The New York Times has a video hosted on their site that attempts to espouse the horror of the drug trade/gun trade interaction between the United States and Mexico without showing anything truly disgusting. It’s a rather beautiful piece that attempts to make every person in the U.S. who has ever smoked a joint feel the impact of their actions. Moral of the story, the U.S. is paying to try and halt the drug trade at numerous points (e.g. destroying crops and implementing stronger border support) but, at the same time, we are purchasing the drugs that keep the trade afloat. Oh our conflicted values. It reminds me of the Woody Allen movie Bananas- The United States sends troops into San Marcos, a country in turmoil. Half of the U.S. troops are fighting for the current government while the other half of the troops represent the revolution. When pressed, the soldier responds that “the government isn’t taking any chances this time”. In the drug trade, the U.S. population is foolishly fighting for both sides. And for our own safety, the average Joe should probably just avoid the whole situation anyway. These murders are real.

On the other side of the world, North Korea continues to do what North Korea does. With their new missle capabilities (potentially to Alaska and Hawaii), anxiety levels rise. Soon, the fear is that our lives are in the hands of some crazed leader with his finger on the trigger… although I guess this is truly always the case in politics. Are we really so violent a human race that only the threat of annihilation prevents catastrophic destruction? That sentence reads so ugly in my mind.. but I fear it is valid.

It feels like even minor human successes are construed to be disappointments. In Africa, marine bioligists managed to save more than 20 beached whales. Granted, there were 55 beached whales, so many animals died. The headline: “South Africans Dozens of Beached Whales”. And this was a story that I deemed rather positive as I read through the pages of the paper.

To return to my original idea, how will I measure my success if I don’t use riches? Can a single person even make a dent in the issues that I mentioned? To address the first question, I will assume that the second is necessary. And I answer- yes. Absolutely a single person can make change. Large, grandiose change. But the first step in this change, this answers the first question, is that a person must see, truly see, the problems. Not read about them or listen to some expert. Once I become a part of the problem, I live it, then the next step is making a positive difference. Sometimes, my influence will be null. But the situation is not worthless if I was alive and attempting the betterment of what we call life. The experiences will be my ruler- and I only hope that I can measure enough not to let myself down.

New clothes…

A couple weeks ago I was in Chicago with a couple of friends. We went to the Art Institute and were quite impressed with the wondrous works that we saw. From Van Gogh to Toulouse-Lautrec, the pieces seemed to emote history and power. Standing in the presence of Sunday Afternoon on the Island of La Grande Jatte, Seurat’s masterpiece, I was overwhelmed by the enormity. And yet made up of tiny dots. To be close to canvas was to understand the amazing skill and control that was necessary to create such a marvelous work. The idea behind the work manifest in colors, technique, and the brilliance that separates an average artist from a truly iconic one.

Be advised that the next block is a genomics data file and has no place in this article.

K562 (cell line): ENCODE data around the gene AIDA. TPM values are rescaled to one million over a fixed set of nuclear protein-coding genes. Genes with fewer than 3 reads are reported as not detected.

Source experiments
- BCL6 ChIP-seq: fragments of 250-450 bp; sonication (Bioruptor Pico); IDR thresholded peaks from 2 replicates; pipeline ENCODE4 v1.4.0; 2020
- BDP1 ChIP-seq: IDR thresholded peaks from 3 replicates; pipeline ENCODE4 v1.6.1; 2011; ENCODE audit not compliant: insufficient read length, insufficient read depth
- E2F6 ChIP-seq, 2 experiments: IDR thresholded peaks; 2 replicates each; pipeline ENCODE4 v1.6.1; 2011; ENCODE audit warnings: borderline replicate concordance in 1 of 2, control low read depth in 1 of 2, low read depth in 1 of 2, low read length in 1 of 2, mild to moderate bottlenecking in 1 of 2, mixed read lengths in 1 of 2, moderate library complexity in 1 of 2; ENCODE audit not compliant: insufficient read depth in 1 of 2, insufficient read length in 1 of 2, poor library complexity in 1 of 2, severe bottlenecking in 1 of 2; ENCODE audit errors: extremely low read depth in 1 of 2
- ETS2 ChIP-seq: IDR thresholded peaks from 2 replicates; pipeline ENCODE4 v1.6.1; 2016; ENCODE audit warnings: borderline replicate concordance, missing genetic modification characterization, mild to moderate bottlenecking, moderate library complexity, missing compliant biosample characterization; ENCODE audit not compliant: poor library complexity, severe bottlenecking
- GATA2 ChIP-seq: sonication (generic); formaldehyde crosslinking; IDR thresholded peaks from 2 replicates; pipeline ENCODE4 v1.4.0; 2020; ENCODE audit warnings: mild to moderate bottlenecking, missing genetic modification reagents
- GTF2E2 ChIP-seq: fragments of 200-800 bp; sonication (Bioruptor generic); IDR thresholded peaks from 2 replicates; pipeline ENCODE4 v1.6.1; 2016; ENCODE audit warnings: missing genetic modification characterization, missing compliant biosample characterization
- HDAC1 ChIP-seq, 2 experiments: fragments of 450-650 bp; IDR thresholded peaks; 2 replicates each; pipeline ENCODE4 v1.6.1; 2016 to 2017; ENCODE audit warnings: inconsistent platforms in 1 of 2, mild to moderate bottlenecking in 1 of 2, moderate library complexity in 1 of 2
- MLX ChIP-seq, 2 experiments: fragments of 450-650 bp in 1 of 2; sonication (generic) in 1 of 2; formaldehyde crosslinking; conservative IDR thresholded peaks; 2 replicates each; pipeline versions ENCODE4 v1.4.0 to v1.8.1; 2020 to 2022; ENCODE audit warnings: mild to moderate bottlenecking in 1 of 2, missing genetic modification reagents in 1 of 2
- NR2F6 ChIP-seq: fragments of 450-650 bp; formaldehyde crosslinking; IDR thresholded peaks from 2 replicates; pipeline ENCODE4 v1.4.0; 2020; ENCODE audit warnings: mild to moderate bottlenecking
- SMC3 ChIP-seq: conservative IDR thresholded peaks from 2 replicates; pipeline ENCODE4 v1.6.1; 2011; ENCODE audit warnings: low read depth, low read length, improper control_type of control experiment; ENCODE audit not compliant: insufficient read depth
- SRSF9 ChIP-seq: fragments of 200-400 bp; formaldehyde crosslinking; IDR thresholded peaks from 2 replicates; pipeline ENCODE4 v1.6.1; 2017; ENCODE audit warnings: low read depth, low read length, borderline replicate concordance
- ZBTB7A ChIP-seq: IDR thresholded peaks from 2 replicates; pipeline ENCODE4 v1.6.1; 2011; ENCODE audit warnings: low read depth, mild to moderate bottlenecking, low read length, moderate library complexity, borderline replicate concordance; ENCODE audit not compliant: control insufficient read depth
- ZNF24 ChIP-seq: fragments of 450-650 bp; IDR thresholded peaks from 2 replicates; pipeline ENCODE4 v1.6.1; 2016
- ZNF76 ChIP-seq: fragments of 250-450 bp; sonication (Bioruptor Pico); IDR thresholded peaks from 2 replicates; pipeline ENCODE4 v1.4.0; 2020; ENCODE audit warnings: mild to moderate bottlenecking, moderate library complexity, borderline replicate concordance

As I walked from one room in the institute to another, I continued to stand in the presence of truly authentic pieces that resonated happiness, sadness, desire, and beauty. As my patience began to dwindle, we walked into the modern art section of the art institute and I was struck by __________. Absolutely nothing. Now, you can ridicule my understanding of the art world, and I will gladly accept the criticism. But, as an art nonner, I was still able to appreciate the intricacies and lovely brushstrokes that went into other pieces. In the modern art area, I could only question what separated a brilliant piece from the trash heap. The answer, of course, is subjectivity.

To hide my ignorance as much as possible, I will ignore the pieces featuring multiple lines and come areas that happened to be colored in. I guess it’s not as haphazard as it seems. Nor is it made in Microsoft Paint. The work that caused me to truly detest this… art… was a piece titled Erection. I couldn’t see it initially but heard the woman in front of me whisper, “maybe they put a piece of paper over it…”. When my turn finally came, I witnessed the absolute nothing that was Erection. I can describe it nearly perfectly: 18 inches x 14 inches or so… fringe still on the page… attached at the top… appeared to have been ripped out of a book with metal spiral rings. Nothing else was there. It was in a frame… but I don’t think that the artist had provided that.

As Robert and I ridiculed the painting, Lyndon attempted to explain that it is the ‘idea’ that is essential and not the work. In response to the question of whether or not I could have done the same thing and gotten my piece into the art institute, Lyndon responded that I possibly could.. but did not think of the work. Well, ignoring the fact that not thinking of anything is something that I have done quite a lot of, I can’t argue that I would ever think to submit.. nothing.. to a prestigious institute.